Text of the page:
Seven days a week, 365 days a year, SamTrans Route 17 makes its way along the winding roads and past the scenic views of the California coast in San Mateo County.

Situated sometimes just yards from the shores of the Pacific Ocean in the San Francisco Bay Area, Route 17 is one of seven fixed-route  bus lines that serve several small coastal communities, including Half Moon Bay, Montara, Moss Beach, Pacifica and Pescadero.   

While SamTrans operates 48 routes throughout the county, the coast side is unique because much of the area is rural, isolated agricultural and farming land or preserved open space. Although ridership is low compared to other parts of the county, service is still critically needed in the area, said Paul Lee, bus contracts manager. Without bus service to the coast side, some people living in this region would be unable to get to work, go to school, visit the doctor or run any other daily errands.

According to Lee, SamTrans implemented service enhancements to Route 17 several years ago that included daily service until 9 p.m. and increased service during the morning and afternoon commute peak periods.  

In addition, SamTrans switched from cutaway buses to custom-made 29-foot Gillig buses specifically designed to increase passenger capacity and better maneuver the twists and turns of the roads in the area. On its other routes, SamTrans uses a combination of 40-foot buses and 60-foot buses.

“We tried to make adjustments that would best serve those people who are most dependent on public transportation,” Lee said. “Route 17 has been a great success for us because we’ve seen great ridership growth.”

Annual ridership on this route has climbed more than 100% over a five-year period:
•    FY 2007 – 53,258 riders
•    FY 2008 - 87,903
•    FY 2009 – 97,340
•    FY 2010 - 101,170
•    FY 2011 - 108,418

However, fixed-route service doesn’t always meet the needs of the community. In Pescadero, a small town with a population of 643 that is 14 miles in length, getting around can be a challenge for families without vehicles and migrant farmworkers going to work.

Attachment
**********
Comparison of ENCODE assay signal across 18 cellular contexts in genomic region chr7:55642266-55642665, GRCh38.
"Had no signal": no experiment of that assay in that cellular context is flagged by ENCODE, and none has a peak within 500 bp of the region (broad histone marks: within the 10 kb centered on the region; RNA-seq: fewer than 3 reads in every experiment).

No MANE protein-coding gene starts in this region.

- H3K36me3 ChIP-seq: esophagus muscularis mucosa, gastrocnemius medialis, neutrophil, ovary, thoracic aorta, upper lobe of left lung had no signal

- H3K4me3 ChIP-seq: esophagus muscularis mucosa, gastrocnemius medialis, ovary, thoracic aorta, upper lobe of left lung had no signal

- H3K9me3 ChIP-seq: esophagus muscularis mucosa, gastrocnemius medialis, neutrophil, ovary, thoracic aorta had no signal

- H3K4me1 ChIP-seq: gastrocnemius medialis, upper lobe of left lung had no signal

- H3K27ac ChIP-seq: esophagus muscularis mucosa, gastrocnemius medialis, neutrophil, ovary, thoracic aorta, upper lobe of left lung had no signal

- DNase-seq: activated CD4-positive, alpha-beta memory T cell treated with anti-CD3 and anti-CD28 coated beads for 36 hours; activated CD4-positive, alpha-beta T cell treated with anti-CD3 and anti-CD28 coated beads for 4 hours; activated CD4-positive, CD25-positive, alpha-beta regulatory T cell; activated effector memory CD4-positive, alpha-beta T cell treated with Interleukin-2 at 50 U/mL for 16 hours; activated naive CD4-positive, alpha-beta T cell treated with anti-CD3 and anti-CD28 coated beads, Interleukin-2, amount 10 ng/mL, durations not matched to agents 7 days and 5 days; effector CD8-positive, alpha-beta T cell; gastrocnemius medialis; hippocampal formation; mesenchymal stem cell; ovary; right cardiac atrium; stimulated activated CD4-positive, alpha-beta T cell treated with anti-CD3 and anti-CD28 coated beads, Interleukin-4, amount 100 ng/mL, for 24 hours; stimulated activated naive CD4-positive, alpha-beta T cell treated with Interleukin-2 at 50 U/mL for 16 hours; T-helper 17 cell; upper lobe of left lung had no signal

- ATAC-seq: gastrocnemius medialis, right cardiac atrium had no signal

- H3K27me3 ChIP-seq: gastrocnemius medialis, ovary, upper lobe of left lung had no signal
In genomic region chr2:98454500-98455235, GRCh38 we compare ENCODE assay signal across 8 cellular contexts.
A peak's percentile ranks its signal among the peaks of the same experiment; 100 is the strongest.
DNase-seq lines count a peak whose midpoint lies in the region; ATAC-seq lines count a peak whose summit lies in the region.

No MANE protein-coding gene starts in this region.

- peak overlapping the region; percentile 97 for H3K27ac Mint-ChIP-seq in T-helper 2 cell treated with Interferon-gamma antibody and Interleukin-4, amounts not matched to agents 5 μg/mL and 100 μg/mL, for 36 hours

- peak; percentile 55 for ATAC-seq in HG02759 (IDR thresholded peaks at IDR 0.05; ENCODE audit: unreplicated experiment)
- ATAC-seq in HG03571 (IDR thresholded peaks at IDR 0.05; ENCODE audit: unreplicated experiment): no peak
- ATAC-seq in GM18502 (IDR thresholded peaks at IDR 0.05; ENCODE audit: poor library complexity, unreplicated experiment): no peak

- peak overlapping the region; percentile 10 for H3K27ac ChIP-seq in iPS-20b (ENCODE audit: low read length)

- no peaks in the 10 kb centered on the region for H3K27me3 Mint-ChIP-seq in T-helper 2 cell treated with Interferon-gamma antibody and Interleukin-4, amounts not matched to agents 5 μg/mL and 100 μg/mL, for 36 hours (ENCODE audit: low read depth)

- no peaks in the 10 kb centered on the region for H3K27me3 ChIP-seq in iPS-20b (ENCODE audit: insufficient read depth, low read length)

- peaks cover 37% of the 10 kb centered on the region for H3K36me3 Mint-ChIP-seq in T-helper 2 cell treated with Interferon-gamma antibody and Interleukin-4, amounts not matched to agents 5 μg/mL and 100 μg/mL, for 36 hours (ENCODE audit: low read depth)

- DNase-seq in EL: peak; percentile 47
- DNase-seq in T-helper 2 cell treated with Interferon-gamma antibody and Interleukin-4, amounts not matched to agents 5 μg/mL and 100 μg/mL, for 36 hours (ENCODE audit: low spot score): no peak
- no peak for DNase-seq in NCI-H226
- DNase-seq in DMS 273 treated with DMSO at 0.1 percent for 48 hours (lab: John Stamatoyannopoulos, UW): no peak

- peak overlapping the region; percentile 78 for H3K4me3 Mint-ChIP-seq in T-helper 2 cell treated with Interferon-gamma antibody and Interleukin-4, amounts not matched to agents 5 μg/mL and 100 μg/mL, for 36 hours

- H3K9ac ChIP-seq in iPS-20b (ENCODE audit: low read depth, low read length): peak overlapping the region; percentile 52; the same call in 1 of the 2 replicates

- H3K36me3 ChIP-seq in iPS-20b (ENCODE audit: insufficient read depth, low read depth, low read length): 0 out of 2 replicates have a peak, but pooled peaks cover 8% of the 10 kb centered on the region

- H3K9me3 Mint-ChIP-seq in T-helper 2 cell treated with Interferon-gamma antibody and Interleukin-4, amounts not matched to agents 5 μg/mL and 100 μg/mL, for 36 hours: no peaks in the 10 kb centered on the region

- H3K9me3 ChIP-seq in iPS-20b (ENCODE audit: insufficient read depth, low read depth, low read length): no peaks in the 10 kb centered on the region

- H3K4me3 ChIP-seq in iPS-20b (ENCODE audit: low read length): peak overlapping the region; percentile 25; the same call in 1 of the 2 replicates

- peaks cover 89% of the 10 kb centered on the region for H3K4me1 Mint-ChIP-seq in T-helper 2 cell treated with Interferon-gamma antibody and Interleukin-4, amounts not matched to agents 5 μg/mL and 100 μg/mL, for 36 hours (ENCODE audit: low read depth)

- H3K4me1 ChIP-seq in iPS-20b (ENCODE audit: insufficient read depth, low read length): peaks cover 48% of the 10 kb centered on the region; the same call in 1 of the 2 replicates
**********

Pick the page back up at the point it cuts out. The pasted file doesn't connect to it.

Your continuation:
To help address the issue, SamTrans offers SamCoast bus service for the southern part of the coast, which provides dial-a-ride service for the rural area around Pescadero.

The transit system contracts with the nonprofit Pescadero Foundation to operate the service, which also runs seven days a week and rarely gets complaints, Lee said. He added that SamCoast ridership is usually heaviest during the summer months because students attend area youth camps and there is more seasonal work for the farmworkers.

Whenever SamTrans considers making major improvements or changes to its coast side routes, the bus agency consults with its local stakeholder committee that consists of representatives from the Cabrillo Unified School District, cities of Half Moon Bay and Pacifica, Peninsula Traffic Congestion Relief Alliance, San Mateo County government and Coastside Hope. The collaboration has helped SamTrans obtain funding to make much-needed enhancements to the coastside routes.

SamTrans also is in the process of assessing its overall bus service through the SamTrans Service Plan. The plan is an in-depth study of the SamTrans fixed-route bus system, which covers San Mateo County and parts of Palo Alto and San Francisco.

The study, which was identified as one of the key initiatives in the SamTrans Strategic Plan, will provide a foundation upon which SamTrans can fully understand its existing bus services and how it can continue to best serve its customers, given the appropriate level of necessary resources. The study will assess the efficiency of fixed-route bus services; identify areas for improvement and new markets for future growth.

The SamTrans Service Plan is ongoing with completion expected in fall 2012. Once completed, the plan will help identify future key transit investments and direct the delivery of long-term, financially sustainable bus service.

Tasha Bartholomew is the public information specialist, SamTrans